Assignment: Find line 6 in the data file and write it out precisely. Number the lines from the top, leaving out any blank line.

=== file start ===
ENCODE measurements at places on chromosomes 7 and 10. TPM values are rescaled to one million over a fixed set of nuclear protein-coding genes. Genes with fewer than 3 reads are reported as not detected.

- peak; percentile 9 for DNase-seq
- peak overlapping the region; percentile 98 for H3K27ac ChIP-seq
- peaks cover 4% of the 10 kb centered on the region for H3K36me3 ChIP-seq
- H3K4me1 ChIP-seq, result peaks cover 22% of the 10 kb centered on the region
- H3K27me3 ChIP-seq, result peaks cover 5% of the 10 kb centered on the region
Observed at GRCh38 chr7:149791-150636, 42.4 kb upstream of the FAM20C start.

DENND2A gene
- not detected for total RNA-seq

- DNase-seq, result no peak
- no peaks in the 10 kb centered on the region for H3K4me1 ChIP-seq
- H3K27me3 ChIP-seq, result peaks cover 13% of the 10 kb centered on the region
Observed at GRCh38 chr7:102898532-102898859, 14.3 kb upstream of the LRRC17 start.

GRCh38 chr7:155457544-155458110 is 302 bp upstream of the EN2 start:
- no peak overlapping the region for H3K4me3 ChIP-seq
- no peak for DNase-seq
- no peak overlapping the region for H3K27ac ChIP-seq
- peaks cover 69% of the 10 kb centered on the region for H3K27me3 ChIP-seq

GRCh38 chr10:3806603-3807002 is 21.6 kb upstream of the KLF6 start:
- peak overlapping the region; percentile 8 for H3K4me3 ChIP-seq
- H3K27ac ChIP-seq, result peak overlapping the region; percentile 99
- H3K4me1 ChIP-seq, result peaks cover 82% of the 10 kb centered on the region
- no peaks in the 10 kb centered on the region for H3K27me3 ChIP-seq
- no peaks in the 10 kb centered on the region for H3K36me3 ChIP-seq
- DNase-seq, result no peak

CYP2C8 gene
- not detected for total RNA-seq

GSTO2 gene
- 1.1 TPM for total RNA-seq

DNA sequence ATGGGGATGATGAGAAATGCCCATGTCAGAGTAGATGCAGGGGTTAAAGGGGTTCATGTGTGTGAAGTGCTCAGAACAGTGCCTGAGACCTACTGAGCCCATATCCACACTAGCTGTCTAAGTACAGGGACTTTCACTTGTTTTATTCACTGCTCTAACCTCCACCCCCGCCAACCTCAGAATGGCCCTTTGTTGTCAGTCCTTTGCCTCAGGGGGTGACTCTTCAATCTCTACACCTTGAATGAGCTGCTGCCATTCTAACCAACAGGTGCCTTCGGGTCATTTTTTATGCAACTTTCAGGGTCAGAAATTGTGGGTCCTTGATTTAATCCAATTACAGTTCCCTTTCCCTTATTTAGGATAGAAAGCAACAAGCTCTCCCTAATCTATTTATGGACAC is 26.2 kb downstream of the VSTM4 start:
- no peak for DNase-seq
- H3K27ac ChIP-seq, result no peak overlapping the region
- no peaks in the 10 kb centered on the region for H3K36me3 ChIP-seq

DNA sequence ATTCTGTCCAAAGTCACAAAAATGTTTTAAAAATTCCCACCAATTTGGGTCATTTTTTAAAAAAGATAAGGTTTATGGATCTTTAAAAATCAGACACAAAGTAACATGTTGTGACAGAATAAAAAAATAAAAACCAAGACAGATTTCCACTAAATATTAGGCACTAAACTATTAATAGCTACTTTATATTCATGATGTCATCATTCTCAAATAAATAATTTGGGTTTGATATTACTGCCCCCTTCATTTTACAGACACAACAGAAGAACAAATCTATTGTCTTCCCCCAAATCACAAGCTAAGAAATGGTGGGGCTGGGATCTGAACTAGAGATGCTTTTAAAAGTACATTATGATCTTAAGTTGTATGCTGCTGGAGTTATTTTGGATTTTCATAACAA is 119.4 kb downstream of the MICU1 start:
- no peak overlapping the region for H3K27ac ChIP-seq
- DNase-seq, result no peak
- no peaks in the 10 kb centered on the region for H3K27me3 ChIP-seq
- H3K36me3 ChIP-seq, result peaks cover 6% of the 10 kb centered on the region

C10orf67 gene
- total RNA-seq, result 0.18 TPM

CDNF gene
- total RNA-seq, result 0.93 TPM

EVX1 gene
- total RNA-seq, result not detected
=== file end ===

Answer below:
- H3K27me3 ChIP-seq, result peaks cover 5% of the 10 kb centered on the region